Similar stories can be told across NSW (at least) where elected Councillors have been unfairly dismissed by the State Government.

Of course, there is always a need to have remedies when corruption enters into local government. However, sacking non-corrupt Councillors - and denying local people the right to be represented by their democratically chosen representatives, should be a remedy of last resort - not one of first choice.

And when it is necessary, there should automatically be a local Council election to allow local people to opportunity to decide who replaces any dismissed Councillors.

The right to be represented by democratically elected Councillors in local government needs to be protected at the Federal level to ensure that State governments cannot simply dismiss Councillors who have not been found to be corrupt or incompetent.

Corrupt Councillors must be prevented from standing again. By-elections should be held to replace them as soon as possible and as a matter of course.

In extreme cases where whole Councils are sacked, there should also be a Council election within one year when a Council is dismissed to allow local people to return their democratically elected representatives. In this situation, State governments could also require the Council to meet other conditions (such as working with an Administrator for a longer period).

See www.reformwcc.info for more information on reforming Wollongong City Council.

Bruce R

Resident of Wollongong, NSW.


Protection - right of community to partcipate in government


In considering the human rights needs for coming generations, the human right to be democratically represented in local and regional governments is one area worth some thought.

By while electing Councillors is one part of the equation, there is another aspect which has been neglected by those who benefit from the present arrangements.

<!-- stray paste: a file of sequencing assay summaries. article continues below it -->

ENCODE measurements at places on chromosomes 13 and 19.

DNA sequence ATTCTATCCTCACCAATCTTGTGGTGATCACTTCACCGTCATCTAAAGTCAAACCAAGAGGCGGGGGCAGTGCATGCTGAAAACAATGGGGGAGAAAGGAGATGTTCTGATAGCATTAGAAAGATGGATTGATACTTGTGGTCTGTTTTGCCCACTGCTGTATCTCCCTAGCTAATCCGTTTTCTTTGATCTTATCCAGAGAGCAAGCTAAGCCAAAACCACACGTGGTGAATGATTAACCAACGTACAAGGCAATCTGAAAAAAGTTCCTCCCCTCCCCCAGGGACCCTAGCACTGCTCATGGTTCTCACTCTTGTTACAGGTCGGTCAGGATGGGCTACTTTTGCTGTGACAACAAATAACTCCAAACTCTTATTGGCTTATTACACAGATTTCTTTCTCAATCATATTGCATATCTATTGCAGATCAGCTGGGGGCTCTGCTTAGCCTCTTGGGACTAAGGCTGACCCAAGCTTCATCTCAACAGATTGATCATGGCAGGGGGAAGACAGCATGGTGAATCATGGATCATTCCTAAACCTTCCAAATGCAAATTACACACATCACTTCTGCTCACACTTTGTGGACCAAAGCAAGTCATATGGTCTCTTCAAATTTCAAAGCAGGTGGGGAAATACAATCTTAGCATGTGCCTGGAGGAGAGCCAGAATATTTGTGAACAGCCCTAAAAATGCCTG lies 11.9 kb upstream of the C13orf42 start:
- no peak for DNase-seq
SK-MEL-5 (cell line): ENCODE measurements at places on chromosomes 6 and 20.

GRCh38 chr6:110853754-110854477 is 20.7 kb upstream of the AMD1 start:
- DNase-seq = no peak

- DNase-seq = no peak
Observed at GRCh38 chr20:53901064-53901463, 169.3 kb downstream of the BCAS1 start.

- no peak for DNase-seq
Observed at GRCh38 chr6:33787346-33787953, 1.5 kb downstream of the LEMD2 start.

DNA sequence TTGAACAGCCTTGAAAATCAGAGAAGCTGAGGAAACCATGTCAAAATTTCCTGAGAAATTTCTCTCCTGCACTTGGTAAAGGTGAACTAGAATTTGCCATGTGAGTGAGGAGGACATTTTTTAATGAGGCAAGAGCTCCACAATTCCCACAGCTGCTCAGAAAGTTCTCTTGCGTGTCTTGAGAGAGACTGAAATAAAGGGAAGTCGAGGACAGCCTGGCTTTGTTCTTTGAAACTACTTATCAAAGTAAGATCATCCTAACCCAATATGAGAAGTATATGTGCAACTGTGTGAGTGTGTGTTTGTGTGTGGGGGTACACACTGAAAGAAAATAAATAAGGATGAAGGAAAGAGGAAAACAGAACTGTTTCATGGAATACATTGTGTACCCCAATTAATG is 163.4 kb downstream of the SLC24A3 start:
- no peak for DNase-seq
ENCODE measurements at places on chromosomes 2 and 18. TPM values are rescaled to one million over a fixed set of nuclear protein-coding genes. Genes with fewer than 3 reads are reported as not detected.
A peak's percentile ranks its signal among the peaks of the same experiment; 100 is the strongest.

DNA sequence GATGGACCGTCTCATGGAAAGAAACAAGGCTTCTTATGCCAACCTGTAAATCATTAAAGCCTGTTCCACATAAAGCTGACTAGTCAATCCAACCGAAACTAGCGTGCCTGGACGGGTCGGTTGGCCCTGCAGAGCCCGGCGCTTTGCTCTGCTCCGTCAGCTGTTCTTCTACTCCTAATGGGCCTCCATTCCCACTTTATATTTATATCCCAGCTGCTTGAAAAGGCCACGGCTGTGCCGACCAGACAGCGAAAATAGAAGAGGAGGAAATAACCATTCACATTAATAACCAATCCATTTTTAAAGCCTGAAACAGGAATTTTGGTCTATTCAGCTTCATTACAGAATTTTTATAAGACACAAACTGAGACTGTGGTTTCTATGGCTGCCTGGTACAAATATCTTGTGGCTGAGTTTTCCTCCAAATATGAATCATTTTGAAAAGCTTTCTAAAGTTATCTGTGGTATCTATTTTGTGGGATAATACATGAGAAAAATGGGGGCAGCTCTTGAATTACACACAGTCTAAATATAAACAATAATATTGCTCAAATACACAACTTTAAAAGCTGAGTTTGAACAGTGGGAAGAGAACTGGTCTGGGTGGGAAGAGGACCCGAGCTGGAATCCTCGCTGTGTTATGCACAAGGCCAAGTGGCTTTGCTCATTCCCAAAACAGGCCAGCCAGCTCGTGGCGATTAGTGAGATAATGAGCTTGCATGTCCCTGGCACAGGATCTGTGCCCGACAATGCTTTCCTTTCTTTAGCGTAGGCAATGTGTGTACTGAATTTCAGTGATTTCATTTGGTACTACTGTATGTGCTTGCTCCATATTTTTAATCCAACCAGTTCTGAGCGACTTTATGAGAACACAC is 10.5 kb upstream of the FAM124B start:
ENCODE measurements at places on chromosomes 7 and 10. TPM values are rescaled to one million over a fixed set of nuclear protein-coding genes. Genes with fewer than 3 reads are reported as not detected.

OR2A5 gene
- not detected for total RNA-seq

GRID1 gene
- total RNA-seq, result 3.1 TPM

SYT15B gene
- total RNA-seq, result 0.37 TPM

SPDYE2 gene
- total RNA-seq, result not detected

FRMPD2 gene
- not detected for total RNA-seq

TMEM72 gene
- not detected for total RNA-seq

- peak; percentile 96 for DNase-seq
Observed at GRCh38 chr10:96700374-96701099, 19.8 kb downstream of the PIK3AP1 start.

Looking ahead to the time when Australia will move towards dissolving the former colonies (i.e. the States) and having genuinely empowered forms of regional government, there is a need to ensure that local communities (at the level we actually live in) have a guaranteed means of participation in what may be larger forms of local government to present Councils.

But even as things stand there is a need to protect the right of communities to have effective participation in local (and other levels of) government.

One means of doing this is to ensure recognition of the community level of what may presently be thought of as the fourth level of government - such as Precinct Committees which exist as part of a local Council's formal committee structure.

In terms of decision-making flows, this is the capillary level - finely tuned to the needs of local communities.

As such it is anathema to all those developers and politicians who have ambitions which do not originate in our local communities.

The experience in Wollongong (NSW), where Wollongong City Council had Neighbourhood Committees (as part of Council) for well over a decade, was that these monthly groupings were starved of resources to be effective and systematically ignored by a culture within the Council.

Eventually, after giving voice to community concerns year in and year out, they were unilaterally abolished by the ALP dominated WCC. Not long after that it was found by ICAC that the core of the ALP Councillor caucus and the General Manager were corrupt.

Such community based groupings as Precinct Committees or Community Boards serve to counter bad government and reduce the opportunities for corruption.